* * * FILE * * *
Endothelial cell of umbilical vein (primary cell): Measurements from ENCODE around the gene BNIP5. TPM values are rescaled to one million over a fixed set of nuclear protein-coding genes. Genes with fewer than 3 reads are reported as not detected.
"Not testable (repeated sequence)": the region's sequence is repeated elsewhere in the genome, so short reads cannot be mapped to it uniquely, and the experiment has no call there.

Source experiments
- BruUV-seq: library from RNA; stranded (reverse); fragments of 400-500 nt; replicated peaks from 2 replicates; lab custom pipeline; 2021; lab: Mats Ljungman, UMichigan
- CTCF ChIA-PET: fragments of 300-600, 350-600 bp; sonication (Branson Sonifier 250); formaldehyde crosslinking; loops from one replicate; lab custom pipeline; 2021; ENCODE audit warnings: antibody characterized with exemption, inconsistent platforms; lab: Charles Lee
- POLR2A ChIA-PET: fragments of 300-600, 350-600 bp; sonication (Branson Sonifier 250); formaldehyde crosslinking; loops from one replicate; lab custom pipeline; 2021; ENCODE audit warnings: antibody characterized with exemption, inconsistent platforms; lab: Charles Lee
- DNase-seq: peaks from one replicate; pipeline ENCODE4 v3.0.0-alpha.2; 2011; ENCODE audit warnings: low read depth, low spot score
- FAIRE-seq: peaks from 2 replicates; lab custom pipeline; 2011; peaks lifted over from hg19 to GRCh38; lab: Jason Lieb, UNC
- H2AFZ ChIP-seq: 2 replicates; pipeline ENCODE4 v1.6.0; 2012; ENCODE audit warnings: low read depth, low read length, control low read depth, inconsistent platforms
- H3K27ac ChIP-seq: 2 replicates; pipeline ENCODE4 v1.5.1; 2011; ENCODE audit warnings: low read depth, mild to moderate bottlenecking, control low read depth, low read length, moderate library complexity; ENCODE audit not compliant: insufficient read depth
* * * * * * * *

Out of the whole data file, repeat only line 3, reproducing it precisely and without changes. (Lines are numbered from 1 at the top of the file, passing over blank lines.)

Source experiments